Best Practices For Audio Preservation
5.1 Preservation Overview
Long-term Preservation Storage
ong-term storage has been probably the thorniest issue in audio preservation for the past
ﬁfty years if not more. Particularly in the U.S., we have argued for decades about what,
if any, digital format is preservation-worthy or sufﬁciently robust to be worth the cost of
reformatting. Historically, sound archivists have focused on the importance of the carrier—
how long will it last? Can we predict when it will fail? A major paradigm shift was born around
1990 when international archivists began questioning the search for an eternal carrier.
change in strategy, now widely accepted, focuses on preserving the content, not the carrier.
Once content is digitized, this new strategy relies upon regular migration from one carrier
to another in the digital domain. It therefore must take into account the need for a feasible
migration path in the near- to medium-term—otherwise, resources are ill-used and retrieval
costs are high. Based on a growing corpus of research, IASA-TC 04 recommends the use
of digital mass storage systems for the carriers of preserved content, preferably managed
storage—that is, digital storage where the characteristics and condition of ﬁles are carefully
monitored—and experience internationally supports this approach. While “no target format
is a permanent solution,”
digital mass storage offers the option of automated routines
including migrating outdated formats forward in an automated fashion along with regular
data-integrity checks of the contents. This greatly reduces both the opportunities for error and
the resources required in the performance of these tasks.
Digital mass storage systems form essential components of preservation and access programs
at the National Library of Australia, at many European national radio archives, and at archives
such as the Swiss Memoriav.
In the U.S. and Canada, major universities such as Harvard,
Indiana, and the University of California; the Library of Congress with its new National Audio-
Visual Conservation Center in Culpeper, Virginia and others are building and maintaining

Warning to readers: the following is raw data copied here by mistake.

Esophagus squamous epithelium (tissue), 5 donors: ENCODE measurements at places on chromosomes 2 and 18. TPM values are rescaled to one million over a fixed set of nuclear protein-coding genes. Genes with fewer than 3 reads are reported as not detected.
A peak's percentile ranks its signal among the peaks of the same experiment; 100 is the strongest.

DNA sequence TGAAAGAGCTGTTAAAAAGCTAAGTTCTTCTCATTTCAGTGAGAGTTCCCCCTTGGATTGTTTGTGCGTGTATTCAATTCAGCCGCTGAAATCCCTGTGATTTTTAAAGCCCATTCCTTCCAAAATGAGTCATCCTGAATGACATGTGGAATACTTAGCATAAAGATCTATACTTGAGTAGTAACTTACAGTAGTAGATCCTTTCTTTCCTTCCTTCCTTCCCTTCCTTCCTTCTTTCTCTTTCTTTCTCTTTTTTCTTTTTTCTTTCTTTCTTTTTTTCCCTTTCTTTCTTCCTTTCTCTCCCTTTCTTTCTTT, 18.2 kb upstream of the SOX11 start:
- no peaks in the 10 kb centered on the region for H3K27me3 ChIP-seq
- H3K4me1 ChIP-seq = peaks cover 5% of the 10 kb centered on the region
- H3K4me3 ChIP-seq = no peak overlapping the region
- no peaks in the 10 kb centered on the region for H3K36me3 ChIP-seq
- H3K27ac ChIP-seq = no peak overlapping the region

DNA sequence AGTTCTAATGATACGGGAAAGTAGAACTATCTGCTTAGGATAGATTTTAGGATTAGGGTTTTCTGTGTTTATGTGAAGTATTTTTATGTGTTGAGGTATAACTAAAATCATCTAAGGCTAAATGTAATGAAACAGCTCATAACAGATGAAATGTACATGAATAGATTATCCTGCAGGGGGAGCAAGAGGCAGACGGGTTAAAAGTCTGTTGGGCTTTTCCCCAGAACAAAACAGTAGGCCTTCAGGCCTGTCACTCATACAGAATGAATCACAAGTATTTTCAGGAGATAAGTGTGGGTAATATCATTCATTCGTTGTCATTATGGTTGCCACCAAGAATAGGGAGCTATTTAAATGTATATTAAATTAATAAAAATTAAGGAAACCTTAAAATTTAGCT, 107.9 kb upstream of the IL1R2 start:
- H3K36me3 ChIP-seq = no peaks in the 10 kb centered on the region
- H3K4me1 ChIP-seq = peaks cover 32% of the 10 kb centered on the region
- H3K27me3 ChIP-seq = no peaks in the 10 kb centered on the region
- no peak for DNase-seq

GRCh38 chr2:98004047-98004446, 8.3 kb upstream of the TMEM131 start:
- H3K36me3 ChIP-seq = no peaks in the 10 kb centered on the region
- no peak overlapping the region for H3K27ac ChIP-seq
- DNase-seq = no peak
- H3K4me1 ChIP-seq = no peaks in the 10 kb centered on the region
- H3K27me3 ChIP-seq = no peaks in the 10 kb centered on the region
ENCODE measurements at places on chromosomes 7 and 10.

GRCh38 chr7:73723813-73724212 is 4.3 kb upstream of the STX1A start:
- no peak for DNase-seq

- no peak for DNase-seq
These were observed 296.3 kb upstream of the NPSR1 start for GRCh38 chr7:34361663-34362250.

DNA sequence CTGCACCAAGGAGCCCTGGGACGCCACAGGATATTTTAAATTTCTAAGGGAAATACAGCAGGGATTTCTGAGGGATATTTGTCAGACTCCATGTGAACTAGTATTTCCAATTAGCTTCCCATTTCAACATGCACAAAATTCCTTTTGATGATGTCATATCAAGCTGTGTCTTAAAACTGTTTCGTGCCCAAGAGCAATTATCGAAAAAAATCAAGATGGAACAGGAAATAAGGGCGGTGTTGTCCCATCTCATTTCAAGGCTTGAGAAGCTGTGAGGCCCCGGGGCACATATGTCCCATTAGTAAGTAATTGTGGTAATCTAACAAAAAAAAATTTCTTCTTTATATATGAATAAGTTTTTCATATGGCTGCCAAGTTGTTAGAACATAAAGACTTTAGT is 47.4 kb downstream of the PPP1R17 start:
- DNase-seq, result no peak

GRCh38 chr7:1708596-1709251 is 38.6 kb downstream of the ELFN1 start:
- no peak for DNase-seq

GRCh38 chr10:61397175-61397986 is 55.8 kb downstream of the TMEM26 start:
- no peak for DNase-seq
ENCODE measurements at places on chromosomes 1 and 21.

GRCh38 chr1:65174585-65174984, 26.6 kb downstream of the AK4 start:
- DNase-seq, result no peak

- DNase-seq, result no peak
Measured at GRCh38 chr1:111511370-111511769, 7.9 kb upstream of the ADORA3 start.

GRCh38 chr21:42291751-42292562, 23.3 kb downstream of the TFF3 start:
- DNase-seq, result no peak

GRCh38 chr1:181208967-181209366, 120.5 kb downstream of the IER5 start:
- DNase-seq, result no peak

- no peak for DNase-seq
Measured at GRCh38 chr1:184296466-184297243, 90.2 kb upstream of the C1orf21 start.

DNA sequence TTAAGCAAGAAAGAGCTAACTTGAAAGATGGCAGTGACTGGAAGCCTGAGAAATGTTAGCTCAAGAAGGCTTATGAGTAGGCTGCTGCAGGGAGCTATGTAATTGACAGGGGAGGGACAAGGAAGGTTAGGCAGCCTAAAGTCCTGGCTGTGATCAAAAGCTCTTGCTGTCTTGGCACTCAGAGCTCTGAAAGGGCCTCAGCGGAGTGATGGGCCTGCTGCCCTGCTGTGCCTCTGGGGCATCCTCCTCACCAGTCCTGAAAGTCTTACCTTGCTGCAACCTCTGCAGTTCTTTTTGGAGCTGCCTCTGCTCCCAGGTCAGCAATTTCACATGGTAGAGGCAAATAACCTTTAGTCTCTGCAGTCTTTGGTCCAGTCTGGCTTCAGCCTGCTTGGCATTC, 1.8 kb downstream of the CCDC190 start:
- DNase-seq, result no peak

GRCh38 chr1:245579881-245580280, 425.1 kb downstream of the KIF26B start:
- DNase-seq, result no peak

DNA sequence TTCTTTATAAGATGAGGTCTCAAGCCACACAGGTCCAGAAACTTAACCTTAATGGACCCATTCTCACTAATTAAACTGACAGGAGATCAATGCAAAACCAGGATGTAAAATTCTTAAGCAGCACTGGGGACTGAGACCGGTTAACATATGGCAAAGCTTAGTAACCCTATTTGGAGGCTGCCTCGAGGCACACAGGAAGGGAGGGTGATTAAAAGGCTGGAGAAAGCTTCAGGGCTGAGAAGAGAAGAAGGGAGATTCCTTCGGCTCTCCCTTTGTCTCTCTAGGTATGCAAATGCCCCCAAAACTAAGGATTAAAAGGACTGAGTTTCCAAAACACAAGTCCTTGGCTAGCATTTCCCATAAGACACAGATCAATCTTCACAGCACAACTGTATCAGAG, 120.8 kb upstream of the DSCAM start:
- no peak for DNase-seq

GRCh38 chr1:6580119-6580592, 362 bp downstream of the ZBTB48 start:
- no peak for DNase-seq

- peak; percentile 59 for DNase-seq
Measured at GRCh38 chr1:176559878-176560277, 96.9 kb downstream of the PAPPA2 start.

such systems as the consensus grows that this storage approach will work for the future. An
important ongoing initiative spearheaded by OCLC’s RLG Programs, the National Archives
and Records Administration, and the Center for Research Libraries has worked to deﬁne
the characteristics of a reliable digital repository and develop the means to certify such a
The terms “preservation repository” and “trusted digital repository” refer to these
types of storage solutions that provide preservation services beyond bit-level storage.
Both IASA-TC 03 and TC 04 outline core principles of digital storage.
were produced for the audio preservation community but the same principles are found in
various digital library publications. The recommendations in our report are based on these
works and on our experience implementing preservation repositories and using digital mass
83 Dietrich Schüller, “Preserving the Facts for the Future: Principles and Practices for the Transfer of Analog Audio
Documents in the Digital Domain,” AES Journal 49, no. 7/8 (July/August 2001), 618.
84 IASA, Technical Committee, IASA-TC 04, 3.
85 The experiences and decisions of a number of institutions who have been using digital mass storage since 1992
appear in: IASA, Technical Committee, IASA-TC 04, 49-51.
86 Center for Research Libraries and Online Computer Library Center, “Trustworthy Repositories Audit &
Certiﬁcation (TRAC): Criteria and Checklist” (3 September 2007),
87 IASA, Technical Committee, IASA-TC 03, 9; IASA, Technical Committee, IASA-TC 04, 51-52.